Role of aldehyde chemistry and NOx concentrations in secondary organic aerosol formation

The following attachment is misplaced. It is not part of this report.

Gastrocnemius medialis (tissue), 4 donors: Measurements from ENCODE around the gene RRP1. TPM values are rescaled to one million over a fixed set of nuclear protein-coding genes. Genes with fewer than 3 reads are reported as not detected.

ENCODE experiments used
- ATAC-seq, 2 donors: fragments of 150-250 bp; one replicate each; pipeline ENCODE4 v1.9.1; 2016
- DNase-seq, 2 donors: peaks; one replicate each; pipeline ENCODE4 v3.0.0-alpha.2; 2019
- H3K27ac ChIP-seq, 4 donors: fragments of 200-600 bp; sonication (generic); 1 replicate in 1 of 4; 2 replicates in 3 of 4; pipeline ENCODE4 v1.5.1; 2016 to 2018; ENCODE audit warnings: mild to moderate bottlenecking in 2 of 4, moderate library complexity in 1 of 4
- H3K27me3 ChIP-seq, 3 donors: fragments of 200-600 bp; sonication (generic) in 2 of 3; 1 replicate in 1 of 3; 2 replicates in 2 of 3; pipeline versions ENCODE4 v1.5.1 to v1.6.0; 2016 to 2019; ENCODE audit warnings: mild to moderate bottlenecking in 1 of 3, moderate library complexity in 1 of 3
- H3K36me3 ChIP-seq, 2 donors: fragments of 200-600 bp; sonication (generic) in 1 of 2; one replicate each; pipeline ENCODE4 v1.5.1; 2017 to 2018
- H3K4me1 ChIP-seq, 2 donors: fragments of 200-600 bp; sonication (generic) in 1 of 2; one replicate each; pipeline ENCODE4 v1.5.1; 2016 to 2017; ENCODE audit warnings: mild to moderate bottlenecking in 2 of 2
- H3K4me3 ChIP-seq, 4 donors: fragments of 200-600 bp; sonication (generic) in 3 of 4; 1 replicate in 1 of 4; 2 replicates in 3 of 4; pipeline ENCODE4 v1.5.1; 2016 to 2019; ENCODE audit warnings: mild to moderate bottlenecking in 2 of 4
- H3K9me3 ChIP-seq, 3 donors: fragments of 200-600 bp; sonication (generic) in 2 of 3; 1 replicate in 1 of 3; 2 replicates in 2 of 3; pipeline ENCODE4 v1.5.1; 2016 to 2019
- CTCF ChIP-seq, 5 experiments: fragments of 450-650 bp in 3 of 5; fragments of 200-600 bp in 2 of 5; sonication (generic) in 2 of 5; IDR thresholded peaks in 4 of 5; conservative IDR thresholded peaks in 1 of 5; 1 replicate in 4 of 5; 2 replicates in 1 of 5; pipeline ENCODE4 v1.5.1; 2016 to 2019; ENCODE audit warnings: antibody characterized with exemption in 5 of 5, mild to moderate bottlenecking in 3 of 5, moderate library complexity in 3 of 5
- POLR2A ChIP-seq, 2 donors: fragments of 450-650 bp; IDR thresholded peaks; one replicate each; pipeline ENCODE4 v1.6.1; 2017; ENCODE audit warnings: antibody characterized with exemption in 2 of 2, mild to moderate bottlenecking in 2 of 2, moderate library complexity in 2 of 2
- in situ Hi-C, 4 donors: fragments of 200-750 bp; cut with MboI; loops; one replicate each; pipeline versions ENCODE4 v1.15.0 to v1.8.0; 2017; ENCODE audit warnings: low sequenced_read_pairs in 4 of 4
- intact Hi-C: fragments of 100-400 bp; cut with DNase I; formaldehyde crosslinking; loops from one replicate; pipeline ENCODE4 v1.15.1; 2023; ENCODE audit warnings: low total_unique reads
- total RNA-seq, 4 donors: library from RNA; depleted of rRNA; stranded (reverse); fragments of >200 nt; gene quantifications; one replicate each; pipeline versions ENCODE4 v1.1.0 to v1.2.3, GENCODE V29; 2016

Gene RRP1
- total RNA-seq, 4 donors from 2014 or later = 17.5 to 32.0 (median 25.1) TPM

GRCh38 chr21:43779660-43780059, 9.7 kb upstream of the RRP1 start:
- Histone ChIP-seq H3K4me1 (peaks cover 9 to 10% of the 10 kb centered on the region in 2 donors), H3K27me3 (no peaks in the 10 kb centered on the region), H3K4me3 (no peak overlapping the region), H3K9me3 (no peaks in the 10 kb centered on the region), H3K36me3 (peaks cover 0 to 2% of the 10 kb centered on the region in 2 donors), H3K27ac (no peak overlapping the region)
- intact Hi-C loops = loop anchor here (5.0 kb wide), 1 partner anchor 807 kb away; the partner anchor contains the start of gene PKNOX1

Aldehydes are an important class of products from atmospheric oxidation of hydrocarbons. Isoprene (2-methyl-1,3-butadiene), the most abundantly emitted atmospheric non-methane hydrocarbon, produces a significant amount of secondary organic aerosol (SOA) via methacrolein (a C(4)-unsaturated aldehyde) under urban high-NO(x) conditions. Previously, we have identified peroxy methacryloyl nitrate (MPAN) as the important intermediate to isoprene and methacrolein SOA in this NO(x) regime. Here we show that as a result of this chemistry, NO(2) enhances SOA formation from methacrolein and two other alpha, beta-unsaturated aldehydes, specifically acrolein and crotonaldehyde, a NO(x) effect on SOA formation previously unrecognized. Oligoesters of dihydroxycarboxylic acids and hydroxynitrooxycarboxylic acids are observed to increase with increasing NO(2)/NO ratio, and previous characterizations are confirmed by both online and offline high-resolution mass spectrometry techniques. Molecular structure also determines the amount of SOA formation, as the SOA mass yields are the highest for aldehydes that are alpha, beta-unsaturated and contain an additional methyl group on the alpha-carbon. Aerosol formation from 2-methyl-3-buten-2-ol (MBO232) is insignificant, even under high-NO(2) conditions, as PAN (peroxy acyl nitrate, RC(O)OONO(2)) formation is structurally unfavorable. At atmospherically relevant NO(2)/NO ratios (3-8), the SOA yields from isoprene high-NO(x) photooxidation are 3 times greater than previously measured at lower NO(2)/NO ratios. At sufficiently high NO(2) concentrations, in systems of alpha, beta-unsaturated aldehydes, SOA formation from subsequent oxidation of products from acyl peroxyl radicals+NO(2) can exceed that from RO(2)+HO(2) reactions under the same inorganic seed conditions, making RO(2)+NO(2) an important channel for SOA formation.